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Lauren Carruthers learning a lesson in hockey with Phantoms

2011-01-09T01:06:00Z Lauren Carruthers learning a lesson in hockey with PhantomsBy TIM McMANUS -- Glens Falls Post-Star
January 09, 2011 1:06 am  • 

GLENS FALLS -- When he took Lauren Carruthers on as an intern, Phantoms' head athletic trainer George Sporing had a pretty good idea what he was getting. Wouldn't have accepted her otherwise.

The rough and tumble world of minor-league hockey is a man's world with few exceptions, especially in the inner-sanctum of the trainer's room. To be a college-aged woman in there is to be a stranger in a strange land.

It takes a special breed, and Carruthers, a former three-sport athlete at South Glens Falls, seemed to have the spunk to give as good as she'd certainly get.

Still, he had a few reservations. So for her first hands-on assignment, Sporing had Carruthers tape the knee of veteran Denis Hamel, an understanding sort.

Hamel came on the ice, holding his knee and pretending the wrap was too tight for him to skate.

"I'm not the person to not joke back," Carruthers said. "So I told him, if you keep doing that I'm going to tie it tighter next time."

Yeah, Sporing thought, she's going to do just fine.

Carruthers, a junior exercise science major at Towson University in Maryland, has been interning with the Phantoms since Dec. 18, taking advantage of an unusually long semester break that lasts until the end of January.

She's in rare air.

According to Sporing, there are no female athletic trainers or assistants currently working in the NHL or AHL. He said Carruthers is the only woman to intern with a trainer in the league this season.

"I'm definitely in their territory, so I felt like sort of an invader at first," Carruthers said. "But they've all been really good. They joke around with me, they bust on me every once in a while, but I expect that.

"I don't expect them to be, ‘Oh, there's a girl in the room, be nice now.' I don't want to make them act differently just because I'm there. I have to realize I'm a girl in their world, a completely male world. I've had no problems."

Carruthers is the first woman in recent memory to stand on the Phantoms bench during a game. She made her debut on Dec. 29 against Manchester.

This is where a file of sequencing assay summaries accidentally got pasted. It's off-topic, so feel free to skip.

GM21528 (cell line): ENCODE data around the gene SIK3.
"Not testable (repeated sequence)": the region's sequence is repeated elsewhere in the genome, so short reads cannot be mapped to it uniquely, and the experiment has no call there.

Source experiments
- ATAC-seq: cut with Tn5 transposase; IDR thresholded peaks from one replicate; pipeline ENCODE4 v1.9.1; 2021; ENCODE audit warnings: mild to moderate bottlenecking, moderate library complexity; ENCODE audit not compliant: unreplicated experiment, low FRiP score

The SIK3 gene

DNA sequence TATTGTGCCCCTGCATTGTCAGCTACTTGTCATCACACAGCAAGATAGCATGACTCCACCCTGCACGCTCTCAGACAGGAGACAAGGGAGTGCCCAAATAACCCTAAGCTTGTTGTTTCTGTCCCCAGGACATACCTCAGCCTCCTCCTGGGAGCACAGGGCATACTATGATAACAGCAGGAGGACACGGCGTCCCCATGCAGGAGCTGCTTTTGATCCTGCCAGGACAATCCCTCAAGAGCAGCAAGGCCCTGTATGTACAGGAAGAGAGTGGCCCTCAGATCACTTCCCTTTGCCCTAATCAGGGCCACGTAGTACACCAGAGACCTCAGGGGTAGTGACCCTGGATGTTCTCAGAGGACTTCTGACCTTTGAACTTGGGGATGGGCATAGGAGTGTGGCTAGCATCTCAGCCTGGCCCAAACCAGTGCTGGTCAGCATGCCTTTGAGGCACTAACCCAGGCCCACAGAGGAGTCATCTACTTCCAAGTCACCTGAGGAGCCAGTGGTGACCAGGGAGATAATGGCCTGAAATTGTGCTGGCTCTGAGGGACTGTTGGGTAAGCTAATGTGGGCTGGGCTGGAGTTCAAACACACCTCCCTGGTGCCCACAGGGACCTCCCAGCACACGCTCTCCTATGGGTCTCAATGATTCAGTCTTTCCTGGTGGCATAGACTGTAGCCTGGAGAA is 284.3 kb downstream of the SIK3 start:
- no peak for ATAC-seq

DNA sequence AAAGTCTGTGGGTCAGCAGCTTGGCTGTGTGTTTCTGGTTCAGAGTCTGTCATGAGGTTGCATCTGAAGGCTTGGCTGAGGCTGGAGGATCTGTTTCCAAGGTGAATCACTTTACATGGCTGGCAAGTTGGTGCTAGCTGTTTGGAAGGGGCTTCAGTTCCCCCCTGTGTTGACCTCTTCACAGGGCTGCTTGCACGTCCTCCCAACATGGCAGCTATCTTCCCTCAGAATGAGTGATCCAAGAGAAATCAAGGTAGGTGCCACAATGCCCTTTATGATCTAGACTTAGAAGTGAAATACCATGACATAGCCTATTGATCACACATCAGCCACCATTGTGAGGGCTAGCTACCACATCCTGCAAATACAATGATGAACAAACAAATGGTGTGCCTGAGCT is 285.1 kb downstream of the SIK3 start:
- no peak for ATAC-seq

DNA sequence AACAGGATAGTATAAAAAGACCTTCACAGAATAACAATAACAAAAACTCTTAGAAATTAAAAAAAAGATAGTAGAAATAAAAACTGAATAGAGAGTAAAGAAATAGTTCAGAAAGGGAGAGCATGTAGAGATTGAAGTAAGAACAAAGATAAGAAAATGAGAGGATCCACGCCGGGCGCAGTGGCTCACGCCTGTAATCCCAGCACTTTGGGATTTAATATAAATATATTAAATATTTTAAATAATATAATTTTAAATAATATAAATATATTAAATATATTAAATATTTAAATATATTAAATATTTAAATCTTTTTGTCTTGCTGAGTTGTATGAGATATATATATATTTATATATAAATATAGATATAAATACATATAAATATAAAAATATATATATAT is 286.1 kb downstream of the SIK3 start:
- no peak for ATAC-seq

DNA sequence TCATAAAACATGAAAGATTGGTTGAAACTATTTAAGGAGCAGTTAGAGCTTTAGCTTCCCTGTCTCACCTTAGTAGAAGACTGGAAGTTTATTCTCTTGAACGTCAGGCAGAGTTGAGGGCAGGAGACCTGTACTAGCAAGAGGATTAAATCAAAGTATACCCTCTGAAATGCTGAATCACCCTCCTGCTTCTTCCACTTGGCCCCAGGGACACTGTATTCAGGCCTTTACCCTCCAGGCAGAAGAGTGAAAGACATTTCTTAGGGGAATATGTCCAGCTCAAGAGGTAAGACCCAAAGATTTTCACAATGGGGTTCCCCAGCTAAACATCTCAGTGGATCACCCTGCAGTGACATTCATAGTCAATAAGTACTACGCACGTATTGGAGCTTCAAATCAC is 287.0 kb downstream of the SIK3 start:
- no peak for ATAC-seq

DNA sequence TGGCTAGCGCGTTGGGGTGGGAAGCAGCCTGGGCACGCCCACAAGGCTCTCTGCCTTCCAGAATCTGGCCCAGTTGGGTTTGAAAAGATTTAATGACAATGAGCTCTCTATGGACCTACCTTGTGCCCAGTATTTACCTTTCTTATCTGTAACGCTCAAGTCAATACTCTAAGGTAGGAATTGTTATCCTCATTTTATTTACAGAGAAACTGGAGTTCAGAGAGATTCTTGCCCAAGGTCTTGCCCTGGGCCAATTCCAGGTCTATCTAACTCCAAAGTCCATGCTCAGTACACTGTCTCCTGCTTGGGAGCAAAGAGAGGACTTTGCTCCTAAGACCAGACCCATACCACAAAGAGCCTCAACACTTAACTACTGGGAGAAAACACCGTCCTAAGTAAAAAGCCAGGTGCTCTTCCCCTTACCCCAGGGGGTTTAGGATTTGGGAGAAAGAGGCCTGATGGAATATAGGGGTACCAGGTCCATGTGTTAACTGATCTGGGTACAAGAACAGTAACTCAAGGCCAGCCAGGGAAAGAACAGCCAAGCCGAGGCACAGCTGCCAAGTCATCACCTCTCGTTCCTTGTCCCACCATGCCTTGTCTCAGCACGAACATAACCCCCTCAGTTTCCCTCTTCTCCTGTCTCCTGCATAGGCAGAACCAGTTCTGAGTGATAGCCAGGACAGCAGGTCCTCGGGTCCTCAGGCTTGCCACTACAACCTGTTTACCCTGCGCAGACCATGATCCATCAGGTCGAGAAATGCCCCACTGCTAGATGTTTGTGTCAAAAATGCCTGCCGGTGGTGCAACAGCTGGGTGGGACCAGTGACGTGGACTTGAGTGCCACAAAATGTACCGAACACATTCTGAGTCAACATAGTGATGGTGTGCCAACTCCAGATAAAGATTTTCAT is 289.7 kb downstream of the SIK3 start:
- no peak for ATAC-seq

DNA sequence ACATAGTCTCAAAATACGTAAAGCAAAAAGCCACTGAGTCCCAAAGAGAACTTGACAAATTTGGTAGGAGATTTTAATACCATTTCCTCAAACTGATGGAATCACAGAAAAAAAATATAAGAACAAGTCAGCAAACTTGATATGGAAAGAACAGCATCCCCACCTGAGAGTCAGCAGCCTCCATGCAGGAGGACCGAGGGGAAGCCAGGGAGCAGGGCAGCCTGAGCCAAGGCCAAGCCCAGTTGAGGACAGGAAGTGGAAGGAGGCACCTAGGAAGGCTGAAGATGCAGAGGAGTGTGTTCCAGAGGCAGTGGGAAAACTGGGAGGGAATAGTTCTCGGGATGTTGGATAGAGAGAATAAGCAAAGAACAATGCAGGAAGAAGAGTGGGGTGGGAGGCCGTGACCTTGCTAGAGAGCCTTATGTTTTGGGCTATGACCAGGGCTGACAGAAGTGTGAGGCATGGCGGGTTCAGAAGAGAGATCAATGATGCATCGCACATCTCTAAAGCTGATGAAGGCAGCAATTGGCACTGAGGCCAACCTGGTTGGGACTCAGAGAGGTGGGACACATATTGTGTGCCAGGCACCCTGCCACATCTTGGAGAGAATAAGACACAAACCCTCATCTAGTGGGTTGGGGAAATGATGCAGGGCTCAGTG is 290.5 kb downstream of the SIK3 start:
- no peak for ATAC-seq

Typically, the players didn't let it go unnoticed.

"They're all like, ‘You on the bench tonight? Better watch your teeth! Better watch your face!' " Carruthers said.

Although she studies in a somewhat related field, Carruthers had never done athletic training before the internship. She's done a good bit of watching and errands like fetching ice, but there's been plenty of serious work, too, from helping a bloody Brian Stewart get stitched up on her first night, to tending to a woozy Marc-Andre Bourdon in the locker room, to the longer-term project of helping Stefan Legein rehab his shoulder.

Sporing even briefly left her alone on the bench New Year's Day as he worked on Bourdon in the locker room.

"That was a little intimidating," Carruthers said. "I was out there by myself. I was like, ‘Uh-oh.' "

Sporing said she's carried herself well, and the barriers for a woman pursuing a career in hockey are lowering should she pursue one.

"The biggest problem with it isn't the lack of ability, obviously, it's more of the way the facilities are set up, not conducive to having a female," Sporing said. "That's changing. It should be changing. There's enough highly qualified women and Lauren's a great example, very qualified, very able to do this job."

Carruthers played high school soccer and basketball and was a big part of the South Glens Falls softball dynasty that went to several state playoffs, but she decided to forgo sports in college.

Soon, she found herself missing them, living vicariously through her athlete roommates. She decided to change majors from forensics to pursue a physical therapy career.

Carruthers is using this internship to decide whether to add the extra years of schooling necessary to add her athletic training certificate. Regardless of what she decides, this experience has solidified that sports will always play some role in her career.

"Sports have always been a huge thing in my life. I've always played them since I was a little kid... I don't want to give it up," Carruthers said. "I can't not do it."

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